views:

2377

answers:

55

As per title, I would love to hear from anyone willing to share their experience working on their CS FYP.

  • Was it academic/proof-of concept or did it have real world applications?

  • Did it become bigger or was it shelved after you graduated?

  • How did working on the project contribute to your skills/experience/future career?

  • Which would you have preferred: An excellent implementation of a normal idea or a normal implementation of an excellent idea?

A: 

My team was working on a corporate social networking type thing. We did plan on continuing with it after school, but half the team didn't want to keep going after we graduated, so it was shelved. However, a big chunk (probably about a third) of the code in it has been repurposed.

The biggest contribution to my life from that project was experience as a project manager and systems analyst (I've always been a programmer, but never had to manage other programmers, and did little real - outside of class - analysis). It's given me a lot of insight into my job. My side projects have also benefited tremendously.

DannySmurf
+4  A: 

Did an analysis of an algorithm for automating gene location in a large DNA strand. My supervisor had developed the algorithm, but he was a CS prof, and I had minored in Biology, so I could actually look at his algorithms and see if they made biological sense.

Mostly it was fairly theoretical, mixing between pattern matching and tests for randomness, but there was a practical component of being able to identify true results, as well as false positives and negatives.

I learned to be politically aware from this project (the prof didn't like my results, as they indicated that his algorithms were not as good as he thought). I believe it was shelved after I left, for the same reason. So far I have not made use of it, although I wouldn't mind working in that field again (bio-tech, bioinformatics, etc).

Elie
+23  A: 

I wrote a compiler for regular expressions to JVM bytecode that outperformed JDK 1.4's java.util.regex.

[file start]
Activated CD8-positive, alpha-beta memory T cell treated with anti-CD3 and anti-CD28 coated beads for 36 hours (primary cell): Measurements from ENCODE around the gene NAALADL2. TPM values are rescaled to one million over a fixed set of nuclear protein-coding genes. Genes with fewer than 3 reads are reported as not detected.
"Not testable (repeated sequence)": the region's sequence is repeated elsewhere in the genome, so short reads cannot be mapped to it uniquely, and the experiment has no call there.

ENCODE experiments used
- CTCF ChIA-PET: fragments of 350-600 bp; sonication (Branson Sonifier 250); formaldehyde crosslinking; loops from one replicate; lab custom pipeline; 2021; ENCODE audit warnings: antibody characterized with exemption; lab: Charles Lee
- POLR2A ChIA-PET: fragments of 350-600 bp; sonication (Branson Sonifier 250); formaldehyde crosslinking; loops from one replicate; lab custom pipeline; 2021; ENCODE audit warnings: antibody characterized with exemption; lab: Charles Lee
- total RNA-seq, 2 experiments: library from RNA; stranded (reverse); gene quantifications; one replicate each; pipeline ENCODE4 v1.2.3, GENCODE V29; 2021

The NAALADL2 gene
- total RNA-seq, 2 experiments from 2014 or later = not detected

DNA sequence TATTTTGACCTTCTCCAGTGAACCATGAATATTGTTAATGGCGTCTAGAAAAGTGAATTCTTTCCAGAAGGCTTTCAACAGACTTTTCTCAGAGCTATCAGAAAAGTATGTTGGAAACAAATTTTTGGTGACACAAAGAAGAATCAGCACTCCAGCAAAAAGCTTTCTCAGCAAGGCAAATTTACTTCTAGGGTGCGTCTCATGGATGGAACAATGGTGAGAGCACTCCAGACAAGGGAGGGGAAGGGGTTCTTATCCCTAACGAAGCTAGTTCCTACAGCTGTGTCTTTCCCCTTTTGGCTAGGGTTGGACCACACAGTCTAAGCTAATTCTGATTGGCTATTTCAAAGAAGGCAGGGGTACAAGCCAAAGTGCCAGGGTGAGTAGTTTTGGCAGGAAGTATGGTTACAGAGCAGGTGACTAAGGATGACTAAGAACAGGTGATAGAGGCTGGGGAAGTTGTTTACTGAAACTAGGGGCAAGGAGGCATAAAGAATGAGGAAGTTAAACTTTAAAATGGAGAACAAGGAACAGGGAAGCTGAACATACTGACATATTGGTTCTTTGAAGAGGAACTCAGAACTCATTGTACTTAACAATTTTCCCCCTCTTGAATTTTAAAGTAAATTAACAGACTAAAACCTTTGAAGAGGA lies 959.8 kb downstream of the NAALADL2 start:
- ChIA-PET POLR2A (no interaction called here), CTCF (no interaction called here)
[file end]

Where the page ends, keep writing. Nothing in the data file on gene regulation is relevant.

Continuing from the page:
I'm now a compiler engineer, so I it may have helped in terms of CV.

Barry Kelly
A: 

Resource Discovery with the help of WebServices for Distributed Computing

Or at least that's how I would translate it in english. We had to create an extension to ParoC++ (a language based on C++ that help you write and run large distributed programs for High Performance Computing). We had to replace the resource discovery part with an implementation based on Java, SOAP and Globus.

This was mainly academic. The based project (ParoC++) is used in error detection of textile printing and avalanche simulations. But our implementation has never been used in any real project (as far as I know).

It was a lot of fun. It helped me understand quite a few things about C++, Parallel programing and multi-threading. The title sounds dificult enough that when I mention it in an interview people might think that I am actually smart ;-)

Guillaume
+2  A: 

Mine CS final project was a question/answer memorizing web app in J2EE. I figured I'd need it in the future for my career. It was a bit like Quizlet. Only the kid that wrote Quizlet had better technology to work with than I did (I had pure servlets). J2EE was really new when I built it, and it never really got it completely finished, but I got a good grade on it. I also used a Java Applet that would store the values of the question/answer being edited in a hidden field on the page to be submitted to the server. I never did get the sharing quizes bit done, the semester ended before that.